Schools are to get more time to respond to requests made under the Freedom of Information Act when it comes into force in the New Year. An order laid before Parliament will also give extensions to the armed forces in some circumstances.The Act comes into effect on January 1st and will impose on all Government departments and more than 100,000 other public authorities, including local councils, police forces and NHS Trusts, a duty to respond within 20 working days to requests made for information about their decisions and how they are reached.
This new order, though, effectively allows extensions to the 20 day limit in permitting schools not to count school holidays when calculating their response times. This will apply to governing bodies of all maintained schools and nursery schools and schools maintained by the Ministry of Defence.
The Information Commissioner will also have discretion to extend the time-limit to up to 60 working days if a public authority is unable to meet the normal deadline because it needs to get information from someone involved in a military operation, or in preparations for a military operation or in cases where the authorty needs to ask for information from abroad, including from foreign governments or its own staff.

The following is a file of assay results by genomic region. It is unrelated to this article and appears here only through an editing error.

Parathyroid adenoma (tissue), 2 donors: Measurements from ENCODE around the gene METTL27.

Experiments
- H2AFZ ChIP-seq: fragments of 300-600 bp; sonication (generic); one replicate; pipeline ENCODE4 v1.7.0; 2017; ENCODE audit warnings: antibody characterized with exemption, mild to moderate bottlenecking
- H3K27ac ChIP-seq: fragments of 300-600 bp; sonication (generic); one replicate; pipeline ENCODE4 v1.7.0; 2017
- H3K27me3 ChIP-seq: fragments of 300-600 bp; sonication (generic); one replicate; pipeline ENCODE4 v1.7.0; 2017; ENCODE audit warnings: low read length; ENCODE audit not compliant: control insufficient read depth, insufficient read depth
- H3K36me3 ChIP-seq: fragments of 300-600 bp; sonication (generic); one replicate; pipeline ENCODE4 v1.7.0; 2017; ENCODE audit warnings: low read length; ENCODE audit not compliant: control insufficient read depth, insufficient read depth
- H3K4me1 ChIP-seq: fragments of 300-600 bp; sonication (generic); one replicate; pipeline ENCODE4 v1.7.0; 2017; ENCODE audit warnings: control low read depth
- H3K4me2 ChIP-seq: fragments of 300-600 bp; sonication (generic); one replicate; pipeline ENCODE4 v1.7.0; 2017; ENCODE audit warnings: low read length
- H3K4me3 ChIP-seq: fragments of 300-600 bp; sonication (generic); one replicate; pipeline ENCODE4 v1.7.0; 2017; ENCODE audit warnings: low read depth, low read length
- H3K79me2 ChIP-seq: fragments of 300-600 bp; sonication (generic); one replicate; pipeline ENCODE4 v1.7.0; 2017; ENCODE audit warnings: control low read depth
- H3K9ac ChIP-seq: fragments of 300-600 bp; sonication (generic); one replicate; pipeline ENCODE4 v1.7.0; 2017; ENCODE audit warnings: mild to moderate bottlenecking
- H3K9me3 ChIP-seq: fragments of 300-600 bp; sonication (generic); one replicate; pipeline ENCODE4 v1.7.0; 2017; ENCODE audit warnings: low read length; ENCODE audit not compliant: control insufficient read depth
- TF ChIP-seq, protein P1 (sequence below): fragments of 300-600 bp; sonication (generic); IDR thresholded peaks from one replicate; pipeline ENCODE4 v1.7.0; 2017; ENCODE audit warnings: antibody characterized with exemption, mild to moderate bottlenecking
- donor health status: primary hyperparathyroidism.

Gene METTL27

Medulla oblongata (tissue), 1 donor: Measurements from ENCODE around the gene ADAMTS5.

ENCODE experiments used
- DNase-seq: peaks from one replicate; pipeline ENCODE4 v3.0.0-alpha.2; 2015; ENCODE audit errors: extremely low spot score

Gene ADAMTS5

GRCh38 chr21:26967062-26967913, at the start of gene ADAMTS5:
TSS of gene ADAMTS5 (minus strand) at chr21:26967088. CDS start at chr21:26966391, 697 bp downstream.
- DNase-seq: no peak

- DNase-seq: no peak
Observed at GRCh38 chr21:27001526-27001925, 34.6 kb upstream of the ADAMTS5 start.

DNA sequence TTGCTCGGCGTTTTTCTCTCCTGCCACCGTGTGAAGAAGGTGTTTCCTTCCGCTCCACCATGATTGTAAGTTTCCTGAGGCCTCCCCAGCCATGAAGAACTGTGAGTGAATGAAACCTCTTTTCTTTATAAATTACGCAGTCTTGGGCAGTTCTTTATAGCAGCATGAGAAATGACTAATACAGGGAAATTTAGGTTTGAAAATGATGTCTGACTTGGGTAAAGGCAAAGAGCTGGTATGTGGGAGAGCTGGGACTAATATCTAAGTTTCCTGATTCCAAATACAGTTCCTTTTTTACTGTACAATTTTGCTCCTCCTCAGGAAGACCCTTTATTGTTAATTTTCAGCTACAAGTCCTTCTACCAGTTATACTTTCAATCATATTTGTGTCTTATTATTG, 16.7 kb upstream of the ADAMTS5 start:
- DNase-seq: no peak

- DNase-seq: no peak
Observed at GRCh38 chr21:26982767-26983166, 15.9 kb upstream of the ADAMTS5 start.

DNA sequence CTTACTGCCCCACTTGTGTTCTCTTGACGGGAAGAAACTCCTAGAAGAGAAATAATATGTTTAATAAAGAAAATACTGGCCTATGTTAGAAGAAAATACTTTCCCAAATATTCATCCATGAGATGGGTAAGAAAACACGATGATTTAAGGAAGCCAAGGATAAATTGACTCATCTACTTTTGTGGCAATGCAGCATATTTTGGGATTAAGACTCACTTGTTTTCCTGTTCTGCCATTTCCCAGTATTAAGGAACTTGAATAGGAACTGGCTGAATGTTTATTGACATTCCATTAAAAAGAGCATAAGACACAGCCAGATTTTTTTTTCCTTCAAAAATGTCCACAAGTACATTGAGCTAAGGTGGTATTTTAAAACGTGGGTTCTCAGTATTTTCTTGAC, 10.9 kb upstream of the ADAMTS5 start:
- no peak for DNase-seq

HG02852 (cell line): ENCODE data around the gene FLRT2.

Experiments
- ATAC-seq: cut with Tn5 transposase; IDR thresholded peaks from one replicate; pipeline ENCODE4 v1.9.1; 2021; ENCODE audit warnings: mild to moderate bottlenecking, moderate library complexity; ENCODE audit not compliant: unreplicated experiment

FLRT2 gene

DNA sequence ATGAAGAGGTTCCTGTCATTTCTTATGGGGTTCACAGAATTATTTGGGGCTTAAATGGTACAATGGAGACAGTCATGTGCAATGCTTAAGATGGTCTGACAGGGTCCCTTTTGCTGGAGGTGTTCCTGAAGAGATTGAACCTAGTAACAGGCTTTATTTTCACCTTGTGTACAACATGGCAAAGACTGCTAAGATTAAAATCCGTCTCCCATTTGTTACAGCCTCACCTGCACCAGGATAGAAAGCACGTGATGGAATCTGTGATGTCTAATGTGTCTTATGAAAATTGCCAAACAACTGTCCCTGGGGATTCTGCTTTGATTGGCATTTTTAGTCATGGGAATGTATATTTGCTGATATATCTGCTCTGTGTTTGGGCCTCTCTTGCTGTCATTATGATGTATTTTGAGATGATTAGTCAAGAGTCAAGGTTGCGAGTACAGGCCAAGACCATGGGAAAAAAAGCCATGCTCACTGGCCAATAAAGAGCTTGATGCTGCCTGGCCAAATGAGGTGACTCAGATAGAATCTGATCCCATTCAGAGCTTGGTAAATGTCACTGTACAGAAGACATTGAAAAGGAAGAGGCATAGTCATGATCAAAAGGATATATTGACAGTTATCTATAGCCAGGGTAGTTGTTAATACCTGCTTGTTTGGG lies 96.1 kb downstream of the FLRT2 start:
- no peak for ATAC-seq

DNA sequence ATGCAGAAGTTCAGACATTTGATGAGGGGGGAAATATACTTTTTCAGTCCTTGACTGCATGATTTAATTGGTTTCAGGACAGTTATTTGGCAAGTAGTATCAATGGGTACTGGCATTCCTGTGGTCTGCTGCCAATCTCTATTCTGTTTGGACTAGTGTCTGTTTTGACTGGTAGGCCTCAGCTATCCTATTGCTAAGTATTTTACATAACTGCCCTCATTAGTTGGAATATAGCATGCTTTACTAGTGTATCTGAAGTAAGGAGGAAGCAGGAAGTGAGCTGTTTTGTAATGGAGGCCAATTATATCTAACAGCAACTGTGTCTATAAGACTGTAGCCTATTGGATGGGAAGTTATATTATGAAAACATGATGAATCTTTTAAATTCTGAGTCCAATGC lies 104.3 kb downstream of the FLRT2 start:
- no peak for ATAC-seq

In a further easing of the strict time limit, the National Archives, based at Kew, will be given up to 30 days to respond to a request in cases involving a transferred public record that has not been designated as open information and where it needs to determine whether the information being asked for is exempt from the provisions of the new legisaltion.
The Information Rights Minister, Baroness Cathy Ashton, said it was right that schools should be allowed to take account of holidays as there would not be staff around around to pick up requests, especially during the long summer break. “The military will also need some leeway, as retrieving information from the armed forces on operations around the world will not always be straightforward,” she added.
But she said the government did not expect the extension to be used in every case involving the armed forces, or where there was a need to consult abroad, it was simply recognisng that on occasions it would not be practical to meet the 20-day deadline.